This year, millions of girls and women living in the United States will suffer from endometriosis, a painful condition caused by the lining of the uterus growing in other parts of the body. Endometriosis patients often may not even know why they're in pain, as the condition is so misunderstood and underfunded. It's a fight Rep. Abby Finkenauer (D-Iowa) is familiar with, which is why she introduced the House Endometriosis Caucus this spring. The bipartisan effort is designed to increase awareness of the condition, as well as boost funding for research on it — and on Thursday, it notched its first big win when the House approved Finkenauer's amendment to double the existing endometriosis research budget from $13 million to $26 million annually.
The House's vote comes five months after Finkenauer launched the House Endometriosis Caucus. The funding will increase the overall budget for the National Institute for Child Health and Human Development, which distributes research grants for endometriosis.
Since speaking of her pain on the House floor, Finkenauer tells Mic that scores of other women have shared their stories with her. She says she heard from women who dropped out of the workforce because of their endometriosis-related pain; women who suffered from infertility; women in their 70s, who, as young adults in their 20s, underwent hysterectomies. "That's who I thought about [Thursday] when we were passing this amendment," she says: "all of those women who have lost decades of their lives [to endometriosis]."
Despite the fact that endometriosis is widely experienced — estimates say it affects about 10% of American women — experts still don't really understand the condition. They don't fully know why the lining of the uterus migrates to other parts of the body or what a cure might be. Patients report that their family physicians and gynecologists, as a result of not knowing enough about endometriosis, have offered them incorrect information about the condition — or worse, have denied their pain altogether, leaving them with debilitating discomfort and no treatment, let alone a cure.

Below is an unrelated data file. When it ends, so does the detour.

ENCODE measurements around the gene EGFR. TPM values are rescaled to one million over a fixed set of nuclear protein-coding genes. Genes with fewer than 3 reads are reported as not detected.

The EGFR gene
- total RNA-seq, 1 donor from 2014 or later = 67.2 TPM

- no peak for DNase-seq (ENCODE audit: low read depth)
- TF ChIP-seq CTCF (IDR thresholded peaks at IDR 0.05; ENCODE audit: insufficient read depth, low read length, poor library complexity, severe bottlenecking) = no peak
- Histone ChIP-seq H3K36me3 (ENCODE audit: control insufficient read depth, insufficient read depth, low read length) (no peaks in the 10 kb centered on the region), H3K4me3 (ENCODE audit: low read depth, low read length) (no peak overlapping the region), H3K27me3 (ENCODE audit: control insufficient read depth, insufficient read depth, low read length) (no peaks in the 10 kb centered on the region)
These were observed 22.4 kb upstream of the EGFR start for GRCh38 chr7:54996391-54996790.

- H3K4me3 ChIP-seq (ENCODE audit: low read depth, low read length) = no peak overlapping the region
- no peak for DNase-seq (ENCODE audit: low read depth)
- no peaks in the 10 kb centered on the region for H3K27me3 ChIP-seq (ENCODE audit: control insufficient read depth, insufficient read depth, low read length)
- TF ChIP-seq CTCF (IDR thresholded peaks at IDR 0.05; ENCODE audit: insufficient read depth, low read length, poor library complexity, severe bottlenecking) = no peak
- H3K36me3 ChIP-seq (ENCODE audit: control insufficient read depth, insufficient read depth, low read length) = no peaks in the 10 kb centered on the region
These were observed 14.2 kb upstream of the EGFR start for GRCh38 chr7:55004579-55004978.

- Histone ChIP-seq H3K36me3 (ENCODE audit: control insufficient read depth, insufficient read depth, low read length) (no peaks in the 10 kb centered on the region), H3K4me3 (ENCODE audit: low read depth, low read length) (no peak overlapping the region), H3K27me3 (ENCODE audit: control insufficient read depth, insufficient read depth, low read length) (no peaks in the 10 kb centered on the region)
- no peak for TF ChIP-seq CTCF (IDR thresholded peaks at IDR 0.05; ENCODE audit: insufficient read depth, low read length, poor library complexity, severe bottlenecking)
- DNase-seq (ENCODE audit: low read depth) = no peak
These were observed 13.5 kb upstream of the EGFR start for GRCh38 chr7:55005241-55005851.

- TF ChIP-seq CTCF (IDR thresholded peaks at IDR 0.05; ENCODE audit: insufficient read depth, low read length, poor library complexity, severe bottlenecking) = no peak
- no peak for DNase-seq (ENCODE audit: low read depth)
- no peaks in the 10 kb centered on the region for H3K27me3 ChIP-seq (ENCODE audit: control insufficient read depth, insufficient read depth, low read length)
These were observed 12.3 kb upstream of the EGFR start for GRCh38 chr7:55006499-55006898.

"There were moments as an 18-year-old, in that kind of pain, you do often wonder, what does your life look like if you aren't able to get treated?" Finkenauer says, reflecting on her early years dealing with endometriosis before she knew what it was. She says she wondered, "What will my life look like if I have pain like this so often?"
Increased funding will allow researchers to develop pain mitigation techniques and possibly uncover ways to mitigate the condition with less-invasive and non-surgical methods. (One of the more extreme treatments for endometriosis is to remove a patient's reproductive organs, which is why endometriosis is the leading cause of hysterectomy in women in their early 30s.) More federal research funding may also bolster projects to uncover answers as to why some people with periods suffer from endometriosis and others don't.
Doubling funding is an important step, but it's just also the first step, Finkenauer tells Mic. She says that it's critical that lawmakers "not lose sight of the fact that [endometriosis] is still one of the least-funded [medical] issues in the country." In particular, she wants the amendment's passage to send a message: that funding for women's health research is important. Next year, she'll be asking for more.
After all, she says: "We have a lot more work left to do."